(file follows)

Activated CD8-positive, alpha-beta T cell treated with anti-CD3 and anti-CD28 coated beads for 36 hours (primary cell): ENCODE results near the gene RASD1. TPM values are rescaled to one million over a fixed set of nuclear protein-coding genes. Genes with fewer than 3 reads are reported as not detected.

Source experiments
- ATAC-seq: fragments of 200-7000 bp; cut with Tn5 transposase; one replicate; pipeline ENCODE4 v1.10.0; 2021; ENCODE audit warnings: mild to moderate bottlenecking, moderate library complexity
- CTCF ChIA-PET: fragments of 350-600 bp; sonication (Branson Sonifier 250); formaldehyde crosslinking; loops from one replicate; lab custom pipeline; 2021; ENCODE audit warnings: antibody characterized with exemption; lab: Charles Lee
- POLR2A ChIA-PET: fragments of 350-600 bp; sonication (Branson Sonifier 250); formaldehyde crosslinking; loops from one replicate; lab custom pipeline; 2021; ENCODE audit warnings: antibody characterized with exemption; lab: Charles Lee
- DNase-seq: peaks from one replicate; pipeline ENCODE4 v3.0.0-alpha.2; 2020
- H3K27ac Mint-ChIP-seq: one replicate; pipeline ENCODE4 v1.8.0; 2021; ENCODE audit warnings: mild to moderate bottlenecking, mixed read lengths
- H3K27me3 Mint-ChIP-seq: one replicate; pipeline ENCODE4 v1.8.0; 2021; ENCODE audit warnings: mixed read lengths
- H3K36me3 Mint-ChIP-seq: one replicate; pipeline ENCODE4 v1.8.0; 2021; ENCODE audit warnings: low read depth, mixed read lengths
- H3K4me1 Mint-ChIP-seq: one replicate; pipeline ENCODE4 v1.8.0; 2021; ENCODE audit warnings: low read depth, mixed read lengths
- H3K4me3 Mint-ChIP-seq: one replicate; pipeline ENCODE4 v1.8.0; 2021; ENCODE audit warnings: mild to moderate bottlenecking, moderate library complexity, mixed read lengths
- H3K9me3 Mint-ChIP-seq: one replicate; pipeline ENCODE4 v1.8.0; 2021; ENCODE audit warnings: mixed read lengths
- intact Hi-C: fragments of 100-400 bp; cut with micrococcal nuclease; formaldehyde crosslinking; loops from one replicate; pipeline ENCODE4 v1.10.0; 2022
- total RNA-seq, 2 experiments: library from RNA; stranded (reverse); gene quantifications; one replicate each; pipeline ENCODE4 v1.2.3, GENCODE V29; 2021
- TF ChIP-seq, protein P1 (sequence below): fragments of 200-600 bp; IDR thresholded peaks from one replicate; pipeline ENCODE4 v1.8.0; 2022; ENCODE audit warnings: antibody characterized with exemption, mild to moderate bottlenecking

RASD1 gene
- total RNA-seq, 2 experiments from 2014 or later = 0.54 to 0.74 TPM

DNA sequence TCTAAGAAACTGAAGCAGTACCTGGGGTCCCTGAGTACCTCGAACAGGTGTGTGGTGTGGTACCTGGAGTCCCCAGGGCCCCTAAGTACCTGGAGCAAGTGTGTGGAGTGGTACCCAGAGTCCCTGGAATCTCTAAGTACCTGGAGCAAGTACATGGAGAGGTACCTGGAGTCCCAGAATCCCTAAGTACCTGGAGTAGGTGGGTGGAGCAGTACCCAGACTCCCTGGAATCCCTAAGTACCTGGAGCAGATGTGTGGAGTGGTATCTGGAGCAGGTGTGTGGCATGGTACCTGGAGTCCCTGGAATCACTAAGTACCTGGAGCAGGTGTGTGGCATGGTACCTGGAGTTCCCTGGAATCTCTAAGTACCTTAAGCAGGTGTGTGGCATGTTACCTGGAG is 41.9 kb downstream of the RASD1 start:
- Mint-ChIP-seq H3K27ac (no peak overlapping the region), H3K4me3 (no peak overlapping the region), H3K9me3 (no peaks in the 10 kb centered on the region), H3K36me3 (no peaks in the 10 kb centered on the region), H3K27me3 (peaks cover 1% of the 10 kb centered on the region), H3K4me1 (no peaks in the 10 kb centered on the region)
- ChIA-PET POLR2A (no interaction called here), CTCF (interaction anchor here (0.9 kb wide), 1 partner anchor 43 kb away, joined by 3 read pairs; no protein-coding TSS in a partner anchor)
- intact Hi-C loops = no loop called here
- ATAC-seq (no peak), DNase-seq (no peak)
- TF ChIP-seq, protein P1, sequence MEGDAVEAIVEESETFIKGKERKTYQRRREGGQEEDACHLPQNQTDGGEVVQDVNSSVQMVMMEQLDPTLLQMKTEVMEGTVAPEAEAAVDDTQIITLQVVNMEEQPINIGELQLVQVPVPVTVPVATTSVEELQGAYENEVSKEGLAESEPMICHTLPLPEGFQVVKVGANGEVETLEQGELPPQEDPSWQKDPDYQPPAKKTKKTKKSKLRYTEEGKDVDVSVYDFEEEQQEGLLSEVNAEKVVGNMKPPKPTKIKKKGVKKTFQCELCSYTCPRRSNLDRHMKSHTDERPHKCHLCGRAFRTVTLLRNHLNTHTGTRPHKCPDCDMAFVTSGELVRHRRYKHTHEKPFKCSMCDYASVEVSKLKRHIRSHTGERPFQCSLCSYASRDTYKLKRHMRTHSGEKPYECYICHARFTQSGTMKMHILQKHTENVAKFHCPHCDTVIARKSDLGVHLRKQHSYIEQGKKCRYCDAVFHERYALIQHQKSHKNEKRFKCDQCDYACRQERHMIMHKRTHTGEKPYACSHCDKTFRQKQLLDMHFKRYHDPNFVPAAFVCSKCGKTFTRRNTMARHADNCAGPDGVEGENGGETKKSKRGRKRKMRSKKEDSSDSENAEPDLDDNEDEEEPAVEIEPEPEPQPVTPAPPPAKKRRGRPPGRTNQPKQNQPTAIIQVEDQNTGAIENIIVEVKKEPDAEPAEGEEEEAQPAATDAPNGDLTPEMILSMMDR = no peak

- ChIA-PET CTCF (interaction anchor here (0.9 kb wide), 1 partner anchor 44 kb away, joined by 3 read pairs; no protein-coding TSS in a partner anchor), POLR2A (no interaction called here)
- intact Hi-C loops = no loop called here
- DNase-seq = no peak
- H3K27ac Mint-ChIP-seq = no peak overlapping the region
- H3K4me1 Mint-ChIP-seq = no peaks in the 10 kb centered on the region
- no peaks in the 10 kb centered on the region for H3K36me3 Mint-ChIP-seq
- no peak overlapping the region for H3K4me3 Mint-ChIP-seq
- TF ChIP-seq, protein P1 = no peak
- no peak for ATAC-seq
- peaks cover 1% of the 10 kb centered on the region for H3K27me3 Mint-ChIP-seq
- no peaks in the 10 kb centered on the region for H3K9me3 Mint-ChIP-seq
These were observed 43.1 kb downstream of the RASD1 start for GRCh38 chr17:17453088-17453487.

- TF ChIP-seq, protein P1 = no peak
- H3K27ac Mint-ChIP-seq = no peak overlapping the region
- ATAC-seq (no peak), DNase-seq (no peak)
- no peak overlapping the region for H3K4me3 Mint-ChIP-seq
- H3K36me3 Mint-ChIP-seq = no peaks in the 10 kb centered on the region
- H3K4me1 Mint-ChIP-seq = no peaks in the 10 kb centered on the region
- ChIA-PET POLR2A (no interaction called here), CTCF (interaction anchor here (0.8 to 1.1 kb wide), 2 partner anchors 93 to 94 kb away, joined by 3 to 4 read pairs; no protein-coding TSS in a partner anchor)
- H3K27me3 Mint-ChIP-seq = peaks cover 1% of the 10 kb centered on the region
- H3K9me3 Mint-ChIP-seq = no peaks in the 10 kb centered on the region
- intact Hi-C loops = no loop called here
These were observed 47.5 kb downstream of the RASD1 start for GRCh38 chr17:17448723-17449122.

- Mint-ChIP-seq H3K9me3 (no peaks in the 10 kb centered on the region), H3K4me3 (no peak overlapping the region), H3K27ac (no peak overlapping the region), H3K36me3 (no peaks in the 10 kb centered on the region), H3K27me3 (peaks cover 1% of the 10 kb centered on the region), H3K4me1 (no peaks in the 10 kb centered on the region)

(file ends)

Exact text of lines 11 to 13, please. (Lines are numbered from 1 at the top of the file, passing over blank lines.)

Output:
- H3K4me3 Mint-ChIP-seq: one replicate; pipeline ENCODE4 v1.8.0; 2021; ENCODE audit warnings: mild to moderate bottlenecking, moderate library complexity, mixed read lengths
- H3K9me3 Mint-ChIP-seq: one replicate; pipeline ENCODE4 v1.8.0; 2021; ENCODE audit warnings: mixed read lengths
- intact Hi-C: fragments of 100-400 bp; cut with micrococcal nuclease; formaldehyde crosslinking; loops from one replicate; pipeline ENCODE4 v1.10.0; 2022